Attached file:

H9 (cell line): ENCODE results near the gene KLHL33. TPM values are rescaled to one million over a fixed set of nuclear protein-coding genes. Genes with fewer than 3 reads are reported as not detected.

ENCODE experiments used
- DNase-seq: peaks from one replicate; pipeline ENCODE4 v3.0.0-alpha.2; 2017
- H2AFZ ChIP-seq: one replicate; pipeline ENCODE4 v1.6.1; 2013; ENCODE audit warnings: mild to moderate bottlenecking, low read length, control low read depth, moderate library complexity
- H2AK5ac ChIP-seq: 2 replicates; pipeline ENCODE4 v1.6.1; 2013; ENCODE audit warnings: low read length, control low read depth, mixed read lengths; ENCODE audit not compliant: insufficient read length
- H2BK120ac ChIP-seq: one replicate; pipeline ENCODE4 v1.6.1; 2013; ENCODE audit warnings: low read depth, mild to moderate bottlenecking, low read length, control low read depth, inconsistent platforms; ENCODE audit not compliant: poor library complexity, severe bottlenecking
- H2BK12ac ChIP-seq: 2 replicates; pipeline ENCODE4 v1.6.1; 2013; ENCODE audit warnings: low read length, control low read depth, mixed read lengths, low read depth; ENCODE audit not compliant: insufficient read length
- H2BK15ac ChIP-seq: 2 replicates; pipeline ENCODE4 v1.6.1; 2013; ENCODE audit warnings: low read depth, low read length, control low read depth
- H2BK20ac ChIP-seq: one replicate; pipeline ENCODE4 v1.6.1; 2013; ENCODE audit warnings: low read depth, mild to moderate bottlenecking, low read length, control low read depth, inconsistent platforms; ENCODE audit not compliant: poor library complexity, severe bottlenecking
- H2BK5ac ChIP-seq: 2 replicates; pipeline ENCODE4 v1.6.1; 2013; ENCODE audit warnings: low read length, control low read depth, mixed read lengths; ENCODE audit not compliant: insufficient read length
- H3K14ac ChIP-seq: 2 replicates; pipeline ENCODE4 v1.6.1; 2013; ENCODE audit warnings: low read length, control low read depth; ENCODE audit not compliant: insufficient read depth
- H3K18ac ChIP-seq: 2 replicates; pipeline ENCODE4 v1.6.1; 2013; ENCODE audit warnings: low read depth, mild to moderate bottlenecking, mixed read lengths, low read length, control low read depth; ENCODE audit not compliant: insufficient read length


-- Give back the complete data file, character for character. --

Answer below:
H9 (cell line): ENCODE results near the gene KLHL33. TPM values are rescaled to one million over a fixed set of nuclear protein-coding genes. Genes with fewer than 3 reads are reported as not detected.

ENCODE experiments used
- DNase-seq: peaks from one replicate; pipeline ENCODE4 v3.0.0-alpha.2; 2017
- H2AFZ ChIP-seq: one replicate; pipeline ENCODE4 v1.6.1; 2013; ENCODE audit warnings: mild to moderate bottlenecking, low read length, control low read depth, moderate library complexity
- H2AK5ac ChIP-seq: 2 replicates; pipeline ENCODE4 v1.6.1; 2013; ENCODE audit warnings: low read length, control low read depth, mixed read lengths; ENCODE audit not compliant: insufficient read length
- H2BK120ac ChIP-seq: one replicate; pipeline ENCODE4 v1.6.1; 2013; ENCODE audit warnings: low read depth, mild to moderate bottlenecking, low read length, control low read depth, inconsistent platforms; ENCODE audit not compliant: poor library complexity, severe bottlenecking
- H2BK12ac ChIP-seq: 2 replicates; pipeline ENCODE4 v1.6.1; 2013; ENCODE audit warnings: low read length, control low read depth, mixed read lengths, low read depth; ENCODE audit not compliant: insufficient read length
- H2BK15ac ChIP-seq: 2 replicates; pipeline ENCODE4 v1.6.1; 2013; ENCODE audit warnings: low read depth, low read length, control low read depth
- H2BK20ac ChIP-seq: one replicate; pipeline ENCODE4 v1.6.1; 2013; ENCODE audit warnings: low read depth, mild to moderate bottlenecking, low read length, control low read depth, inconsistent platforms; ENCODE audit not compliant: poor library complexity, severe bottlenecking
- H2BK5ac ChIP-seq: 2 replicates; pipeline ENCODE4 v1.6.1; 2013; ENCODE audit warnings: low read length, control low read depth, mixed read lengths; ENCODE audit not compliant: insufficient read length
- H3K14ac ChIP-seq: 2 replicates; pipeline ENCODE4 v1.6.1; 2013; ENCODE audit warnings: low read length, control low read depth; ENCODE audit not compliant: insufficient read depth
- H3K18ac ChIP-seq: 2 replicates; pipeline ENCODE4 v1.6.1; 2013; ENCODE audit warnings: low read depth, mild to moderate bottlenecking, mixed read lengths, low read length, control low read depth; ENCODE audit not compliant: insufficient read length